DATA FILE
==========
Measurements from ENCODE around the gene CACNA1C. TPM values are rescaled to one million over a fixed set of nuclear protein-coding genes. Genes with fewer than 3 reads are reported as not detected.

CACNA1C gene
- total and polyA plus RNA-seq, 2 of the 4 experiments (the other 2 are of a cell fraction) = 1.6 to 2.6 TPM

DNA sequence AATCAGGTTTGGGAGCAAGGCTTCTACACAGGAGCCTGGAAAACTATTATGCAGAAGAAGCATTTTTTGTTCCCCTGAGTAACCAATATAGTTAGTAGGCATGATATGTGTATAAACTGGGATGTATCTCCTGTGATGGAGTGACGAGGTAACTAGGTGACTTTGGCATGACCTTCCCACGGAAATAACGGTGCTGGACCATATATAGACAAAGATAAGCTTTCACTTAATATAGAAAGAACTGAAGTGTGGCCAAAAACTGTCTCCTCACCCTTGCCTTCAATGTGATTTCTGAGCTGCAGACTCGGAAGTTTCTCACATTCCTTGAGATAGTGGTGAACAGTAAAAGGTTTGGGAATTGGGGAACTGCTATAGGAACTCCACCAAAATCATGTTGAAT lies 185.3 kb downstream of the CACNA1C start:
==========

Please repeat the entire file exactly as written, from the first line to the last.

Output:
Measurements from ENCODE around the gene CACNA1C. TPM values are rescaled to one million over a fixed set of nuclear protein-coding genes. Genes with fewer than 3 reads are reported as not detected.

CACNA1C gene
- total and polyA plus RNA-seq, 2 of the 4 experiments (the other 2 are of a cell fraction) = 1.6 to 2.6 TPM

DNA sequence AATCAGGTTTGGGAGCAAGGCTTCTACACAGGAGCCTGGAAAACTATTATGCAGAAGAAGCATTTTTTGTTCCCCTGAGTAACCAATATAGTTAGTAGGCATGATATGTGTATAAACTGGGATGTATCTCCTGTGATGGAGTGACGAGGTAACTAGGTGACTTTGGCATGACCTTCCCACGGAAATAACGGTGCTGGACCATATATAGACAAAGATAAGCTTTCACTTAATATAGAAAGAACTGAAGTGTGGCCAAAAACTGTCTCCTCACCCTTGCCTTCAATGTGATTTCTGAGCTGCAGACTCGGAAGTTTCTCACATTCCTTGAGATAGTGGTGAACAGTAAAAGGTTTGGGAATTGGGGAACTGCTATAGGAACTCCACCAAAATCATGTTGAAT lies 185.3 kb downstream of the CACNA1C start: